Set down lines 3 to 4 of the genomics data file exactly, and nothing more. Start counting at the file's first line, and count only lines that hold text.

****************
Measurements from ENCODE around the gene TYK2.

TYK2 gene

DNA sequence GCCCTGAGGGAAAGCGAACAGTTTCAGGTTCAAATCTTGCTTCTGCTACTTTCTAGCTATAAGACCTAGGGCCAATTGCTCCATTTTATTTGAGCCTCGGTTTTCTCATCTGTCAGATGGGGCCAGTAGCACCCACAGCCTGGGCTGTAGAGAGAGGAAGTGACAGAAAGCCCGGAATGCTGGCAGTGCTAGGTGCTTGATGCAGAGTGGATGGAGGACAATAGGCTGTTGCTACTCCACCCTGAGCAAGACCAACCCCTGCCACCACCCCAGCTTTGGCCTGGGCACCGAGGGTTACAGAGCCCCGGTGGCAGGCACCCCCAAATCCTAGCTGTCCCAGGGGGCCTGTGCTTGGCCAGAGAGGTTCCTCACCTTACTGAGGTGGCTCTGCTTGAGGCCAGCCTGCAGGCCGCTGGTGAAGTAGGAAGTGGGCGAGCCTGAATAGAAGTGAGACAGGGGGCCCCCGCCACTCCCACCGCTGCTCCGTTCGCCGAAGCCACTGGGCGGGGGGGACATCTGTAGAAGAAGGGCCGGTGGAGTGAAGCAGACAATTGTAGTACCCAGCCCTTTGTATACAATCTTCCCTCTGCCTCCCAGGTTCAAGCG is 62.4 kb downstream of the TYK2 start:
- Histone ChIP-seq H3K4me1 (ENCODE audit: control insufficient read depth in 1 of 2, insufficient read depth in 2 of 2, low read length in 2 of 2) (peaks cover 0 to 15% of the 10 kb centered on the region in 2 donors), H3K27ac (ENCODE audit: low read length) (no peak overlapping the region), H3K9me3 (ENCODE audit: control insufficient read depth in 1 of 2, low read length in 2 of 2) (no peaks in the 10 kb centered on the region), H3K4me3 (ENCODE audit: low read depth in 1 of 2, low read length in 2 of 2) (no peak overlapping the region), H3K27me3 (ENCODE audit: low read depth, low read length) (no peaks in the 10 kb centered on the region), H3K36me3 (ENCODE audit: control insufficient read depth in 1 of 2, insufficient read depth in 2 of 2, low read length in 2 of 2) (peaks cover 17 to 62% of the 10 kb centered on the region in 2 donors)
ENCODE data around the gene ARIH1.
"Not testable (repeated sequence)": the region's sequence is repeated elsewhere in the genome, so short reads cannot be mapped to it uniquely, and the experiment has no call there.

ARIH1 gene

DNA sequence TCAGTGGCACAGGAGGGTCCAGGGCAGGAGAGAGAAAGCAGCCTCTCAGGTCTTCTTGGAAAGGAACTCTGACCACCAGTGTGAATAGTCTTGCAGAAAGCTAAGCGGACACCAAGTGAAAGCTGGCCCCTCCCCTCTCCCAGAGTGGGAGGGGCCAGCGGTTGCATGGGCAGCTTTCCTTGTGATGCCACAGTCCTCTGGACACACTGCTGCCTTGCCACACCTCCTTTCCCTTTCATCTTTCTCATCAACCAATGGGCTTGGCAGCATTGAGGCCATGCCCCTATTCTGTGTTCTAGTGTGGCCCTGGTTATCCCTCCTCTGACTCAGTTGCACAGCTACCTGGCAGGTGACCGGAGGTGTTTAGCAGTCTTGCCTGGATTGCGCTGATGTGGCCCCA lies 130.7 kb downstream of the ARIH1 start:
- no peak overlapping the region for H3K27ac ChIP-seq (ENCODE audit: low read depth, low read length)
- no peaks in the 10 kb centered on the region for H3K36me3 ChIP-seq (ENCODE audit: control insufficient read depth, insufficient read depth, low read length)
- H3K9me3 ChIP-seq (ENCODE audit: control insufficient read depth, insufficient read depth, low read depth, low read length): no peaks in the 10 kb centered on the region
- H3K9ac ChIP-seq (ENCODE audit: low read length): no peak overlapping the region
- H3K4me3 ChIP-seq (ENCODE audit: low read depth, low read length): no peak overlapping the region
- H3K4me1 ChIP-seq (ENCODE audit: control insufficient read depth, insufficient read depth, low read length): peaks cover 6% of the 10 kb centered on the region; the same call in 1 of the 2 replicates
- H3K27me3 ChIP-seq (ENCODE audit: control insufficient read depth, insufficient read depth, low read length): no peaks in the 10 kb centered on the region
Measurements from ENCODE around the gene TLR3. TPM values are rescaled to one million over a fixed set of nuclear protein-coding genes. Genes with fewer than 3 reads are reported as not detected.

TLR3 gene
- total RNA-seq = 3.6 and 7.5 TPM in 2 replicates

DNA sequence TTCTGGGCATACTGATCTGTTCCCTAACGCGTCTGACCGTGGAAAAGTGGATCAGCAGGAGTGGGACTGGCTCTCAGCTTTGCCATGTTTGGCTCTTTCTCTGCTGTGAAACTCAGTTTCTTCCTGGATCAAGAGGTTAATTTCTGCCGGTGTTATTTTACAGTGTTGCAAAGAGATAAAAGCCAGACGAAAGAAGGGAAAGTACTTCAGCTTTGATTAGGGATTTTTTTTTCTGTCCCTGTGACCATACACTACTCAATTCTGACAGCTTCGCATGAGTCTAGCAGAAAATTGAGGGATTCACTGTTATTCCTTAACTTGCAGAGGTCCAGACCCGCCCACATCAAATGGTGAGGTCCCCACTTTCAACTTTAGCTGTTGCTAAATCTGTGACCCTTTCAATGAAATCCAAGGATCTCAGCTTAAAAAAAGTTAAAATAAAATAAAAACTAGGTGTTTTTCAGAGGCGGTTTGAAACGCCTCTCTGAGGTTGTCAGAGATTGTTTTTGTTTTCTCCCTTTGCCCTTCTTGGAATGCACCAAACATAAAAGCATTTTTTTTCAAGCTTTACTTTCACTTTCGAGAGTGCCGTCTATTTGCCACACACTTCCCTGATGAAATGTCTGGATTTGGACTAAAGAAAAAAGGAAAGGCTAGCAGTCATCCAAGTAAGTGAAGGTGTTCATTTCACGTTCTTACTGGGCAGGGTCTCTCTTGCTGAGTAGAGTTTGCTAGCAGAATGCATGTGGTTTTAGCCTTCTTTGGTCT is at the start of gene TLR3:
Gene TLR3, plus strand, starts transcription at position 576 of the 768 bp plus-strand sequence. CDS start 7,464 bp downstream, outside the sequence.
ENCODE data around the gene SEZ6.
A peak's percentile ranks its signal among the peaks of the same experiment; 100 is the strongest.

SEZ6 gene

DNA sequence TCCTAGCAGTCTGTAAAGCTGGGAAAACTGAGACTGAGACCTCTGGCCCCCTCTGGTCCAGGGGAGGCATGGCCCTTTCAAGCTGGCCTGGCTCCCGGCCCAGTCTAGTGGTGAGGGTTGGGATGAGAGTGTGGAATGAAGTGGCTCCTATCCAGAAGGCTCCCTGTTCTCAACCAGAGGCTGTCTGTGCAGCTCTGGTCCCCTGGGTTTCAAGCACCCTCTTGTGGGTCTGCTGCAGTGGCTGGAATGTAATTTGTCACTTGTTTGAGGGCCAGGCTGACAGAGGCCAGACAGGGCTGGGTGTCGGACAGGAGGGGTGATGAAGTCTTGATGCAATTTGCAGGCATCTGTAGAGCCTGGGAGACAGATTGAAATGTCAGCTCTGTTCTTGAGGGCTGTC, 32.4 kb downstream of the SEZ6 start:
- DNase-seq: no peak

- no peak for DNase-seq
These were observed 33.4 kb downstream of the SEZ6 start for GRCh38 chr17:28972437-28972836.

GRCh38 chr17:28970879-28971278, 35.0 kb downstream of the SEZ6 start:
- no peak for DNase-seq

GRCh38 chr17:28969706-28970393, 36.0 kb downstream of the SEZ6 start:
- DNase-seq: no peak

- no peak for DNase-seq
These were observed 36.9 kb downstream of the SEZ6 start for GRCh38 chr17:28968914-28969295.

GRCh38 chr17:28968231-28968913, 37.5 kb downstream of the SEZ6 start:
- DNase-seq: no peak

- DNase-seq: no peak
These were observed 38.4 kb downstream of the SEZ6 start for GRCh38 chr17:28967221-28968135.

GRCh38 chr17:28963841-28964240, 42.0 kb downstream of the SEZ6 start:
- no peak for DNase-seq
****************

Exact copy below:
DNA sequence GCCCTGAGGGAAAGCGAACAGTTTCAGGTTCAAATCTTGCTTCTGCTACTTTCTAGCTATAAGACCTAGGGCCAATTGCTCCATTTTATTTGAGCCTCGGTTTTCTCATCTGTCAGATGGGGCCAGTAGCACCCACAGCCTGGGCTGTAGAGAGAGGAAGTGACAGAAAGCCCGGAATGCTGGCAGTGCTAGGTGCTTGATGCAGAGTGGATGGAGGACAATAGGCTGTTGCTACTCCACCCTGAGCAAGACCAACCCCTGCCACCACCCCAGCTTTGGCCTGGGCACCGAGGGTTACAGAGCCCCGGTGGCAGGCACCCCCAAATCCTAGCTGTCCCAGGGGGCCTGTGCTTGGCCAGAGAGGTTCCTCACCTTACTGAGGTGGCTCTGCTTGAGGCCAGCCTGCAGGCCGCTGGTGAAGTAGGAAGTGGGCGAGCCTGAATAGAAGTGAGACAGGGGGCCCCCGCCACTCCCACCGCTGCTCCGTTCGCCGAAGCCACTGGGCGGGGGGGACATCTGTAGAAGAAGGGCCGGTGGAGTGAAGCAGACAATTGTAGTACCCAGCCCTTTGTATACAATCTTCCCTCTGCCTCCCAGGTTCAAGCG is 62.4 kb downstream of the TYK2 start:
- Histone ChIP-seq H3K4me1 (ENCODE audit: control insufficient read depth in 1 of 2, insufficient read depth in 2 of 2, low read length in 2 of 2) (peaks cover 0 to 15% of the 10 kb centered on the region in 2 donors), H3K27ac (ENCODE audit: low read length) (no peak overlapping the region), H3K9me3 (ENCODE audit: control insufficient read depth in 1 of 2, low read length in 2 of 2) (no peaks in the 10 kb centered on the region), H3K4me3 (ENCODE audit: low read depth in 1 of 2, low read length in 2 of 2) (no peak overlapping the region), H3K27me3 (ENCODE audit: low read depth, low read length) (no peaks in the 10 kb centered on the region), H3K36me3 (ENCODE audit: control insufficient read depth in 1 of 2, insufficient read depth in 2 of 2, low read length in 2 of 2) (peaks cover 17 to 62% of the 10 kb centered on the region in 2 donors)